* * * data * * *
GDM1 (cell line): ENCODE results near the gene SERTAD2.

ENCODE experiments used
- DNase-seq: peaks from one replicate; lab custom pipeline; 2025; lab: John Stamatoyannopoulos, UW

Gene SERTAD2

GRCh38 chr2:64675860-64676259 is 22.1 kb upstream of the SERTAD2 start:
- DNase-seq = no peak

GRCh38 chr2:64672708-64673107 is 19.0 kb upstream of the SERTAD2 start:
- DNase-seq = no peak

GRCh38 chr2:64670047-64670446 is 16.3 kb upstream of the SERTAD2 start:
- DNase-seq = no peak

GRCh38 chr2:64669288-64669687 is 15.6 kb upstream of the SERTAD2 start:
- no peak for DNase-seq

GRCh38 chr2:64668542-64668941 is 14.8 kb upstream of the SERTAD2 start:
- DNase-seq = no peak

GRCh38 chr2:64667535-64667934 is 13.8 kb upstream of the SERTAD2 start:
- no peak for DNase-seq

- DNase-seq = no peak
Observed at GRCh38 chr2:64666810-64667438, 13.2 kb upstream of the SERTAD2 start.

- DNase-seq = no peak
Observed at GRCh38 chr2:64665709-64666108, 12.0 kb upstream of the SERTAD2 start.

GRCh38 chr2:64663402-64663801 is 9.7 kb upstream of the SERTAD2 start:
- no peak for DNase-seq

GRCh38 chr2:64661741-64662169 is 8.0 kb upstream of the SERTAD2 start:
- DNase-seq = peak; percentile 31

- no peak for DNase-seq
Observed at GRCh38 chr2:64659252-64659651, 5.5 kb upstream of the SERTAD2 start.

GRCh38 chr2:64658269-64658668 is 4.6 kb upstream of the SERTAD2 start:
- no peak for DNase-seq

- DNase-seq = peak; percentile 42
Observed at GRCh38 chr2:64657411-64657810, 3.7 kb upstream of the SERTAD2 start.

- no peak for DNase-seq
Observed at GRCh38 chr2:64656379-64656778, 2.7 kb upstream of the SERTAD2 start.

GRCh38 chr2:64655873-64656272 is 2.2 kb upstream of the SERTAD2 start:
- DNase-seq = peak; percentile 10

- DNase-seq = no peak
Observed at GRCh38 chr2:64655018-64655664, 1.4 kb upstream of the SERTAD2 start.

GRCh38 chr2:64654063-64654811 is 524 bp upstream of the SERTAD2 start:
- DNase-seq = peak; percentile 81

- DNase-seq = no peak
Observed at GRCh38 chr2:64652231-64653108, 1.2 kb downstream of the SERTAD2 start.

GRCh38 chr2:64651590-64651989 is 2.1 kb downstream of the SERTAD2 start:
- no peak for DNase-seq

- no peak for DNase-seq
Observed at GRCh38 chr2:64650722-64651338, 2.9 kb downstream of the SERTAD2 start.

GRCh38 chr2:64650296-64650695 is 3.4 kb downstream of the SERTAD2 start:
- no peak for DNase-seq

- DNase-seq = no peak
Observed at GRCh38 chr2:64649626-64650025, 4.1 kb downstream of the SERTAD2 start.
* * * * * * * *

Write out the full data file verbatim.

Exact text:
GDM1 (cell line): ENCODE results near the gene SERTAD2.

ENCODE experiments used
- DNase-seq: peaks from one replicate; lab custom pipeline; 2025; lab: John Stamatoyannopoulos, UW

Gene SERTAD2

GRCh38 chr2:64675860-64676259 is 22.1 kb upstream of the SERTAD2 start:
- DNase-seq = no peak

GRCh38 chr2:64672708-64673107 is 19.0 kb upstream of the SERTAD2 start:
- DNase-seq = no peak

GRCh38 chr2:64670047-64670446 is 16.3 kb upstream of the SERTAD2 start:
- DNase-seq = no peak

GRCh38 chr2:64669288-64669687 is 15.6 kb upstream of the SERTAD2 start:
- no peak for DNase-seq

GRCh38 chr2:64668542-64668941 is 14.8 kb upstream of the SERTAD2 start:
- DNase-seq = no peak

GRCh38 chr2:64667535-64667934 is 13.8 kb upstream of the SERTAD2 start:
- no peak for DNase-seq

- DNase-seq = no peak
Observed at GRCh38 chr2:64666810-64667438, 13.2 kb upstream of the SERTAD2 start.

- DNase-seq = no peak
Observed at GRCh38 chr2:64665709-64666108, 12.0 kb upstream of the SERTAD2 start.

GRCh38 chr2:64663402-64663801 is 9.7 kb upstream of the SERTAD2 start:
- no peak for DNase-seq

GRCh38 chr2:64661741-64662169 is 8.0 kb upstream of the SERTAD2 start:
- DNase-seq = peak; percentile 31

- no peak for DNase-seq
Observed at GRCh38 chr2:64659252-64659651, 5.5 kb upstream of the SERTAD2 start.

GRCh38 chr2:64658269-64658668 is 4.6 kb upstream of the SERTAD2 start:
- no peak for DNase-seq

- DNase-seq = peak; percentile 42
Observed at GRCh38 chr2:64657411-64657810, 3.7 kb upstream of the SERTAD2 start.

- no peak for DNase-seq
Observed at GRCh38 chr2:64656379-64656778, 2.7 kb upstream of the SERTAD2 start.

GRCh38 chr2:64655873-64656272 is 2.2 kb upstream of the SERTAD2 start:
- DNase-seq = peak; percentile 10

- DNase-seq = no peak
Observed at GRCh38 chr2:64655018-64655664, 1.4 kb upstream of the SERTAD2 start.

GRCh38 chr2:64654063-64654811 is 524 bp upstream of the SERTAD2 start:
- DNase-seq = peak; percentile 81

- DNase-seq = no peak
Observed at GRCh38 chr2:64652231-64653108, 1.2 kb downstream of the SERTAD2 start.

GRCh38 chr2:64651590-64651989 is 2.1 kb downstream of the SERTAD2 start:
- no peak for DNase-seq

- no peak for DNase-seq
Observed at GRCh38 chr2:64650722-64651338, 2.9 kb downstream of the SERTAD2 start.

GRCh38 chr2:64650296-64650695 is 3.4 kb downstream of the SERTAD2 start:
- no peak for DNase-seq

- DNase-seq = no peak
Observed at GRCh38 chr2:64649626-64650025, 4.1 kb downstream of the SERTAD2 start.